The Shields Ferry joins the RNLI’s 200th anniversary celebrations

Nexus Managing Director Cathy Massarella and Ferry skipper Joe Avary in the wheelhouse on Pride of the Tyne press the button to sound the ship's horn in tribute to the RNLI
8 March 2024

The Shields Ferry has joined a host of other vessels to help the Royal National Lifeboat Institution (RNLI) in Tynemouth mark 200 years of saving lives at sea. 

The Ferry was part of a flotilla of boats on the River Tyne on Monday, 4 March, which sounded its sirens to mark the RNLI’s 200th anniversary on the stroke of midday. 

We were honoured to play a small part in the celebrations, and the customers on board the Ferry had greatly enjoyed the event. 

The Tynemouth lifeboat pulled alongside the Pride of the Tyne ferry to acknowledge the tribute.

It kicked off a year of events marking the RNLI’s 200th anniversary.

Kev Leonard, Customer Services Operations Manager at Nexus, said: “It was a big honour for the Shields Ferry to take part in the RNLI’s 200th anniversary celebrations this week. 

“The lifeboat crew at Tynemouth, and those crews across the whole country, do a fantastic job saving lives at sea. They provide a vital voluntary service, one that we are hugely grateful for.

“The Ferry is part of a community of mariners based on the River Tyne so we were delighted to be among the flotilla of vessels to sound their horns in unison to mark two hundred years of the Tynemouth Lifeboat. 

“It was an occasion that our crew greatly enjoyed, and the customers who were on board at the time really loved it too.” 

Sam Clow, coxswain from Tynemouth Lifeboat Station said: “The RNLI has been saving lives for 200 years; we’re the latest generation carrying on the lifesaving work which has been carried out by many generations before us. Thank you to all our supporters.”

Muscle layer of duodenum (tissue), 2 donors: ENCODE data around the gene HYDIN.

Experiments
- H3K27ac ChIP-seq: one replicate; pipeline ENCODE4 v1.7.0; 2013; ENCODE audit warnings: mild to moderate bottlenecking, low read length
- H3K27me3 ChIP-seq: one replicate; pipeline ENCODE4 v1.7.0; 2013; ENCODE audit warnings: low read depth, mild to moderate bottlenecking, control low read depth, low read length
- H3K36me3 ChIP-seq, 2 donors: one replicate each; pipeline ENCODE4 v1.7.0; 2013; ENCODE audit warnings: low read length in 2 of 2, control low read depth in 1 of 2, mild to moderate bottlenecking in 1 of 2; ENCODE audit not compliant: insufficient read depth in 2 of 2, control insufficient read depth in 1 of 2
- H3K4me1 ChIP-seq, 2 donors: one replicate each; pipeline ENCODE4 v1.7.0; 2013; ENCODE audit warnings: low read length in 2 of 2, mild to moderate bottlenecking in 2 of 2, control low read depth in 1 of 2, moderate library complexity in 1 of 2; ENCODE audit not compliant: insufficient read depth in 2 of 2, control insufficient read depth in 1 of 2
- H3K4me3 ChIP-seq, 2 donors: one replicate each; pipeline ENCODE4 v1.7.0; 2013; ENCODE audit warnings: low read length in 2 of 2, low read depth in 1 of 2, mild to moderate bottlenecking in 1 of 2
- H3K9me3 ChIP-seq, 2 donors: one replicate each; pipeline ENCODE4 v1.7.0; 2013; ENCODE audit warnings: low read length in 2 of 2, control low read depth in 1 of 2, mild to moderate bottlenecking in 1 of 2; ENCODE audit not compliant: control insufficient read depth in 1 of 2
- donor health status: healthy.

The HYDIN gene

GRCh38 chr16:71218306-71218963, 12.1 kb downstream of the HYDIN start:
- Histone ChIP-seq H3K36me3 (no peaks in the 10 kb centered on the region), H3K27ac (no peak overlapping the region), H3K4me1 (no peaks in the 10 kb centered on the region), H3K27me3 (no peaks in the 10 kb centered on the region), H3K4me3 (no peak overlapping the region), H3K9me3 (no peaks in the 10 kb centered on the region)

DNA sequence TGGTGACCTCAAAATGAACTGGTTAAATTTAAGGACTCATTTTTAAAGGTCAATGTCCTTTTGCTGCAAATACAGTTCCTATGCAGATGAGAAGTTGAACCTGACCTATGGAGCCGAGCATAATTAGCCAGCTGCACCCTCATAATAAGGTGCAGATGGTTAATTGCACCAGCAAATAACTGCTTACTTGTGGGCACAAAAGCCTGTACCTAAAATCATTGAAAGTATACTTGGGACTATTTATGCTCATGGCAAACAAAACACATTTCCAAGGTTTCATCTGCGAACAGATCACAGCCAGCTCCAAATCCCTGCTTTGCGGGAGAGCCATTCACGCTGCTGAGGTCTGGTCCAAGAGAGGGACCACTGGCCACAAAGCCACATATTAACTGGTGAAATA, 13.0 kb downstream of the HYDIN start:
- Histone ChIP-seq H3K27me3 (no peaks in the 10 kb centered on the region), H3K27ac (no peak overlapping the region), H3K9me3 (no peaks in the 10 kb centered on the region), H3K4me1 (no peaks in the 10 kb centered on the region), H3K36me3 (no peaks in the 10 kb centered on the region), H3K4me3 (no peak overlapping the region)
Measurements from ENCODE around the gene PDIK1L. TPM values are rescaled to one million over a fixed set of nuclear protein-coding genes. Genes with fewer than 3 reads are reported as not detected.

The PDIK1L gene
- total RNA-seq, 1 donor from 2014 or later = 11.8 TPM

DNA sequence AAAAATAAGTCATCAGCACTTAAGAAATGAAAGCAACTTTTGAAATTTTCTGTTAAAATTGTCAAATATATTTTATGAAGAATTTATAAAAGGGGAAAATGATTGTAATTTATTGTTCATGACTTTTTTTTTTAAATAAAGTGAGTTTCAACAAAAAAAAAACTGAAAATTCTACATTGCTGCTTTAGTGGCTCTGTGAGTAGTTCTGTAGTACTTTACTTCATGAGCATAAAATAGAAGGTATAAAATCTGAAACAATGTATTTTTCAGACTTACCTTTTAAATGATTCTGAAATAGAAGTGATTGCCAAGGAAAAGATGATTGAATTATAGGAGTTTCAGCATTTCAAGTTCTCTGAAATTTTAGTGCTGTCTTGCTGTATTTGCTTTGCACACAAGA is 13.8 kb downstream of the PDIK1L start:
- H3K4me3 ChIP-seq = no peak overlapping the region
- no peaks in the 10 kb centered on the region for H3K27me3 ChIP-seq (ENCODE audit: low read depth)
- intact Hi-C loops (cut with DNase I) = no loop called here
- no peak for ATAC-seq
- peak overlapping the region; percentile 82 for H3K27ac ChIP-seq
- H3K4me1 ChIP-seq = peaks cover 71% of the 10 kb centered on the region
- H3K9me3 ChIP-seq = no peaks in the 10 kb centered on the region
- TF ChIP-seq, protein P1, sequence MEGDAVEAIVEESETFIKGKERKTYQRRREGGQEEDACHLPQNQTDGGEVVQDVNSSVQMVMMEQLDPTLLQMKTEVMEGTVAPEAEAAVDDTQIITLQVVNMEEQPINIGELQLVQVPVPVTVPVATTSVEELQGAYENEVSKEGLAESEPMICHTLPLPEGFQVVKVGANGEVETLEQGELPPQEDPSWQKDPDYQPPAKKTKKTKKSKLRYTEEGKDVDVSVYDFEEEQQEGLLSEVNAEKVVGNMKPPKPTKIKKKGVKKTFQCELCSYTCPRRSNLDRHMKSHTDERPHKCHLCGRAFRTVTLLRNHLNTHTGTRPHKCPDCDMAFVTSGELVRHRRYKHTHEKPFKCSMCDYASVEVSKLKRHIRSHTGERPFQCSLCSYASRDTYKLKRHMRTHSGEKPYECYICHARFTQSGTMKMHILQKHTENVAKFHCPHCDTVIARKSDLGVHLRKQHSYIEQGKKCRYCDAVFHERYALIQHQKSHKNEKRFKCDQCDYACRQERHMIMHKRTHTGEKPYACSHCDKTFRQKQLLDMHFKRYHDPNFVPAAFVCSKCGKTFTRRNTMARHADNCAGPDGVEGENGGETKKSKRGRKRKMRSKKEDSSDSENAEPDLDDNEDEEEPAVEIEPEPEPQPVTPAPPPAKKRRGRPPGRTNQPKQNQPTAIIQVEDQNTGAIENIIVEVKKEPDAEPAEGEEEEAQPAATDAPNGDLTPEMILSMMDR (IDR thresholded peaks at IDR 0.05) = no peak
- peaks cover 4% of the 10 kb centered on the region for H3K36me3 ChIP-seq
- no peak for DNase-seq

Angela Rook, RNLI Associate Director added: ‘We are delighted that North East mariners are supporting the RNLI by sounding their ships’ whistles at noon on the charity’s 200th anniversary and their support extends to crew at Tynemouth Lifeboat Station

“This recognises the strong and lasting relationship between sea-goers and our volunteer rescue crews who have been saving lives at sea for 200 years. We hope, with the support of our kind and generous donors and their communities, they will always be able to do so.”

Mark Taylor, deputy coxswain at Tynemouth lifeboat, who has been volunteering for 15 years and is a second-generation rescuer, said the station had saved more than 850 lives over two centuries.

Gateshead Millennium Bridge was lit up yellow on Monday night to mark the anniversary.

The first purpose-built lifeboat Original began saving lives on the River Tyne in 1790. Tynemouth has had a lifeboat station since 1798. It became part of an institution 200 years ago in 1824 and the RNLI took over in 1862. Tynemouth’s crews have launched the lifeboats 2,632 times and saved 854 lives.

Operating from the historic North Shields Fish Quay, Tynemouth operates a D class inshore lifeboat and a Severn class all-weather lifeboat. The station’s crews have been awarded 22 medals for gallantry.
 

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